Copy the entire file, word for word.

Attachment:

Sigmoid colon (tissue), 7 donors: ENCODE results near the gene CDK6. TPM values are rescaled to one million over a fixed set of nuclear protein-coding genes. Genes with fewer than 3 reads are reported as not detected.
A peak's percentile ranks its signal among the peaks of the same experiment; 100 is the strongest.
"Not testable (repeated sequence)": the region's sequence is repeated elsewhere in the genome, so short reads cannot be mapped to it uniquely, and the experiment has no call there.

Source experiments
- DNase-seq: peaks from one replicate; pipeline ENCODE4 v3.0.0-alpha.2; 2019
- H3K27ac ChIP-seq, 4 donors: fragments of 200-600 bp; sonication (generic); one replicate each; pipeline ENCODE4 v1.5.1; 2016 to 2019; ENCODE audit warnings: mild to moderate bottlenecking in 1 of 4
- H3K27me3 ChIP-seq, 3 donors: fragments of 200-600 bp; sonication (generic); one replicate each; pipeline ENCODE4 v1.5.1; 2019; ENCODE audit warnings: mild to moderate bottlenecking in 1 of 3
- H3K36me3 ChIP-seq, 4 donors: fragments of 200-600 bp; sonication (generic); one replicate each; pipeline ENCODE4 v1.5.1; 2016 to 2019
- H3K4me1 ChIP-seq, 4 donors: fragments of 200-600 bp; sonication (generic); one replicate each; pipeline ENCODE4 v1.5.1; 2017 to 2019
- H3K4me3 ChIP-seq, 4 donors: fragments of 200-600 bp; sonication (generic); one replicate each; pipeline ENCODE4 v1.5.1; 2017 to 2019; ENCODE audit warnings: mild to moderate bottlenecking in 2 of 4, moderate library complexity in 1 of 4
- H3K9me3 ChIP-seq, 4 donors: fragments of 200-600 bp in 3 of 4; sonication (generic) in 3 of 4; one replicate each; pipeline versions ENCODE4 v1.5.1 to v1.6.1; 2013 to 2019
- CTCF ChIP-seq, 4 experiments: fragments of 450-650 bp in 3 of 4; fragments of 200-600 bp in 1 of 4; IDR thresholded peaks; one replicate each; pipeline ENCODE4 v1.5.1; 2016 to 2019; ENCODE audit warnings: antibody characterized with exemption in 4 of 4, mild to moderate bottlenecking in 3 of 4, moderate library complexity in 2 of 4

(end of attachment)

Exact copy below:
Sigmoid colon (tissue), 7 donors: ENCODE results near the gene CDK6. TPM values are rescaled to one million over a fixed set of nuclear protein-coding genes. Genes with fewer than 3 reads are reported as not detected.
A peak's percentile ranks its signal among the peaks of the same experiment; 100 is the strongest.
"Not testable (repeated sequence)": the region's sequence is repeated elsewhere in the genome, so short reads cannot be mapped to it uniquely, and the experiment has no call there.

Source experiments
- DNase-seq: peaks from one replicate; pipeline ENCODE4 v3.0.0-alpha.2; 2019
- H3K27ac ChIP-seq, 4 donors: fragments of 200-600 bp; sonication (generic); one replicate each; pipeline ENCODE4 v1.5.1; 2016 to 2019; ENCODE audit warnings: mild to moderate bottlenecking in 1 of 4
- H3K27me3 ChIP-seq, 3 donors: fragments of 200-600 bp; sonication (generic); one replicate each; pipeline ENCODE4 v1.5.1; 2019; ENCODE audit warnings: mild to moderate bottlenecking in 1 of 3
- H3K36me3 ChIP-seq, 4 donors: fragments of 200-600 bp; sonication (generic); one replicate each; pipeline ENCODE4 v1.5.1; 2016 to 2019
- H3K4me1 ChIP-seq, 4 donors: fragments of 200-600 bp; sonication (generic); one replicate each; pipeline ENCODE4 v1.5.1; 2017 to 2019
- H3K4me3 ChIP-seq, 4 donors: fragments of 200-600 bp; sonication (generic); one replicate each; pipeline ENCODE4 v1.5.1; 2017 to 2019; ENCODE audit warnings: mild to moderate bottlenecking in 2 of 4, moderate library complexity in 1 of 4
- H3K9me3 ChIP-seq, 4 donors: fragments of 200-600 bp in 3 of 4; sonication (generic) in 3 of 4; one replicate each; pipeline versions ENCODE4 v1.5.1 to v1.6.1; 2013 to 2019
- CTCF ChIP-seq, 4 experiments: fragments of 450-650 bp in 3 of 4; fragments of 200-600 bp in 1 of 4; IDR thresholded peaks; one replicate each; pipeline ENCODE4 v1.5.1; 2016 to 2019; ENCODE audit warnings: antibody characterized with exemption in 4 of 4, mild to moderate bottlenecking in 3 of 4, moderate library complexity in 2 of 4